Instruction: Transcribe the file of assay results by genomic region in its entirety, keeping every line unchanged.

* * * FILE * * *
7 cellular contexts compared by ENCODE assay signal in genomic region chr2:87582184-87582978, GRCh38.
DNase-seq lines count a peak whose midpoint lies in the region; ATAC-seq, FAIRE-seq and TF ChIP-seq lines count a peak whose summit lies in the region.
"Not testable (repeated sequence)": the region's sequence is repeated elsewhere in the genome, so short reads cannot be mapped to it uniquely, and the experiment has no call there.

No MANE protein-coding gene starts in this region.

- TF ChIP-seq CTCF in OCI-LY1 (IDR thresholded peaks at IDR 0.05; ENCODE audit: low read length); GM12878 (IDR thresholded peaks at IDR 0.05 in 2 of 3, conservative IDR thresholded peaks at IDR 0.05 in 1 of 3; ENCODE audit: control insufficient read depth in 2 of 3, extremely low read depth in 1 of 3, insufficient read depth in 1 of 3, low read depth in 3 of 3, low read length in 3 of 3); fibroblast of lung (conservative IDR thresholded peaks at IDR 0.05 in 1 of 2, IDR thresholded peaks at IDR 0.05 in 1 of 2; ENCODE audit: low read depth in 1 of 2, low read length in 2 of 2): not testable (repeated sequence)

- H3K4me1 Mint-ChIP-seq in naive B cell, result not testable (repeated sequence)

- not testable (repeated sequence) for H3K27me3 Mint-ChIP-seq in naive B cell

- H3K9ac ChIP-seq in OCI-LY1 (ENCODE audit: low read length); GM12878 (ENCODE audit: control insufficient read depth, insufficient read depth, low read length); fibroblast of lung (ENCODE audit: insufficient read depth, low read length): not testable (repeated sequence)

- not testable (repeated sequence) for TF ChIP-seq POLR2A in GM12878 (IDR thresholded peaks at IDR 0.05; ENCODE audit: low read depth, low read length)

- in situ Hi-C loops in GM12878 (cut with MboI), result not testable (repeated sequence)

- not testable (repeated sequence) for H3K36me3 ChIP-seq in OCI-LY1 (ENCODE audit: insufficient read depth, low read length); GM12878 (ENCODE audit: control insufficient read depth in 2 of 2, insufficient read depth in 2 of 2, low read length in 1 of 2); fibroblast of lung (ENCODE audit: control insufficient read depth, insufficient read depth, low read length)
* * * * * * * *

7 cellular contexts compared by ENCODE assay signal in genomic region chr2:87582184-87582978, GRCh38.
DNase-seq lines count a peak whose midpoint lies in the region; ATAC-seq, FAIRE-seq and TF ChIP-seq lines count a peak whose summit lies in the region.
"Not testable (repeated sequence)": the region's sequence is repeated elsewhere in the genome, so short reads cannot be mapped to it uniquely, and the experiment has no call there.

No MANE protein-coding gene starts in this region.

- TF ChIP-seq CTCF in OCI-LY1 (IDR thresholded peaks at IDR 0.05; ENCODE audit: low read length); GM12878 (IDR thresholded peaks at IDR 0.05 in 2 of 3, conservative IDR thresholded peaks at IDR 0.05 in 1 of 3; ENCODE audit: control insufficient read depth in 2 of 3, extremely low read depth in 1 of 3, insufficient read depth in 1 of 3, low read depth in 3 of 3, low read length in 3 of 3); fibroblast of lung (conservative IDR thresholded peaks at IDR 0.05 in 1 of 2, IDR thresholded peaks at IDR 0.05 in 1 of 2; ENCODE audit: low read depth in 1 of 2, low read length in 2 of 2): not testable (repeated sequence)

- H3K4me1 Mint-ChIP-seq in naive B cell, result not testable (repeated sequence)

- not testable (repeated sequence) for H3K27me3 Mint-ChIP-seq in naive B cell

- H3K9ac ChIP-seq in OCI-LY1 (ENCODE audit: low read length); GM12878 (ENCODE audit: control insufficient read depth, insufficient read depth, low read length); fibroblast of lung (ENCODE audit: insufficient read depth, low read length): not testable (repeated sequence)

- not testable (repeated sequence) for TF ChIP-seq POLR2A in GM12878 (IDR thresholded peaks at IDR 0.05; ENCODE audit: low read depth, low read length)

- in situ Hi-C loops in GM12878 (cut with MboI), result not testable (repeated sequence)

- not testable (repeated sequence) for H3K36me3 ChIP-seq in OCI-LY1 (ENCODE audit: insufficient read depth, low read length); GM12878 (ENCODE audit: control insufficient read depth in 2 of 2, insufficient read depth in 2 of 2, low read length in 1 of 2); fibroblast of lung (ENCODE audit: control insufficient read depth, insufficient read depth, low read length)